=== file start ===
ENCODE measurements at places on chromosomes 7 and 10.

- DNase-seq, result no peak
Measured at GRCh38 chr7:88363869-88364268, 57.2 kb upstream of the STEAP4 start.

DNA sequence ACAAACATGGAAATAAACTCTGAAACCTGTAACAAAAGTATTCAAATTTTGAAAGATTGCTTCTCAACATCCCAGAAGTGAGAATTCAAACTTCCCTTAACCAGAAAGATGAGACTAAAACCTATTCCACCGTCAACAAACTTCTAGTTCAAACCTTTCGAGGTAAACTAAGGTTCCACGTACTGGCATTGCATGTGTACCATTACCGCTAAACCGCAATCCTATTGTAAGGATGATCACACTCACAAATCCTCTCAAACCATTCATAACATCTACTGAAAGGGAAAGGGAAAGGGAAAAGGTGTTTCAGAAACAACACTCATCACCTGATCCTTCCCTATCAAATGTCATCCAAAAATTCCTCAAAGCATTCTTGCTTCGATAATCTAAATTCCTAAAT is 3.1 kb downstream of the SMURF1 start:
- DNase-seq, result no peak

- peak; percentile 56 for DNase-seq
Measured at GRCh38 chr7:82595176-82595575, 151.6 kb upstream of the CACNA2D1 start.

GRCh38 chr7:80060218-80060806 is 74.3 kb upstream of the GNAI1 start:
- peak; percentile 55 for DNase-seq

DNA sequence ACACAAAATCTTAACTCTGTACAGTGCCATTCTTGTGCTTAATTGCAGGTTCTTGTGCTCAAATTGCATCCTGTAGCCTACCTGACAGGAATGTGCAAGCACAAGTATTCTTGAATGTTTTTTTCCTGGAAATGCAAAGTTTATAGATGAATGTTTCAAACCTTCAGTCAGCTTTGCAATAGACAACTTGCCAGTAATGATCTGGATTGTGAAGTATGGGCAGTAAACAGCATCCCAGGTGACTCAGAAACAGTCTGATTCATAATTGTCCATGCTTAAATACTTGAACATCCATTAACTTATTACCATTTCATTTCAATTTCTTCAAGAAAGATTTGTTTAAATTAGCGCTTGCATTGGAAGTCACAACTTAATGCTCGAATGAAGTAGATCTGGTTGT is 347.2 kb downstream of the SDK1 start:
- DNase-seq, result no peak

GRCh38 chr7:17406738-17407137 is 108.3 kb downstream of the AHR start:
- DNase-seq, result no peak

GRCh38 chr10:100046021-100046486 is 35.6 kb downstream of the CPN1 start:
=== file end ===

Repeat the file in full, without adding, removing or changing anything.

ENCODE measurements at places on chromosomes 7 and 10.

- DNase-seq, result no peak
Measured at GRCh38 chr7:88363869-88364268, 57.2 kb upstream of the STEAP4 start.

DNA sequence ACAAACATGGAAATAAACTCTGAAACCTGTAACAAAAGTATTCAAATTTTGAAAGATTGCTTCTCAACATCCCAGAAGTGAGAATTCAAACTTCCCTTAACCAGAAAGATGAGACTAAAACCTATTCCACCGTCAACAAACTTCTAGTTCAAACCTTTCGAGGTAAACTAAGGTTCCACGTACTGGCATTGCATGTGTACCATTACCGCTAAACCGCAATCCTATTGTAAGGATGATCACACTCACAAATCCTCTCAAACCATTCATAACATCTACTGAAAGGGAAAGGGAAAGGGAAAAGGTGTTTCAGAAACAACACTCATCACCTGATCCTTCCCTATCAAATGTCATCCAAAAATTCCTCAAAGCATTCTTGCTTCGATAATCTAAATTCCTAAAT is 3.1 kb downstream of the SMURF1 start:
- DNase-seq, result no peak

- peak; percentile 56 for DNase-seq
Measured at GRCh38 chr7:82595176-82595575, 151.6 kb upstream of the CACNA2D1 start.

GRCh38 chr7:80060218-80060806 is 74.3 kb upstream of the GNAI1 start:
- peak; percentile 55 for DNase-seq

DNA sequence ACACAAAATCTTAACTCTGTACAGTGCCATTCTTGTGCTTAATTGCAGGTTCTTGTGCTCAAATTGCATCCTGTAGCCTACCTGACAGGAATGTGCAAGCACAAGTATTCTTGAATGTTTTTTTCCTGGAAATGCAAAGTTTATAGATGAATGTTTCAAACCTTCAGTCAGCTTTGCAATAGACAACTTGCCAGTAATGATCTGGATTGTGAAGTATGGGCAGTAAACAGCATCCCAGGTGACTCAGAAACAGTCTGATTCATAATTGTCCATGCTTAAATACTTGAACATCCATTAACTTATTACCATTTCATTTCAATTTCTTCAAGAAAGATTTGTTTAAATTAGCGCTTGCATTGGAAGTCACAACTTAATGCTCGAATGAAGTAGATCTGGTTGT is 347.2 kb downstream of the SDK1 start:
- DNase-seq, result no peak

GRCh38 chr7:17406738-17407137 is 108.3 kb downstream of the AHR start:
- DNase-seq, result no peak

GRCh38 chr10:100046021-100046486 is 35.6 kb downstream of the CPN1 start: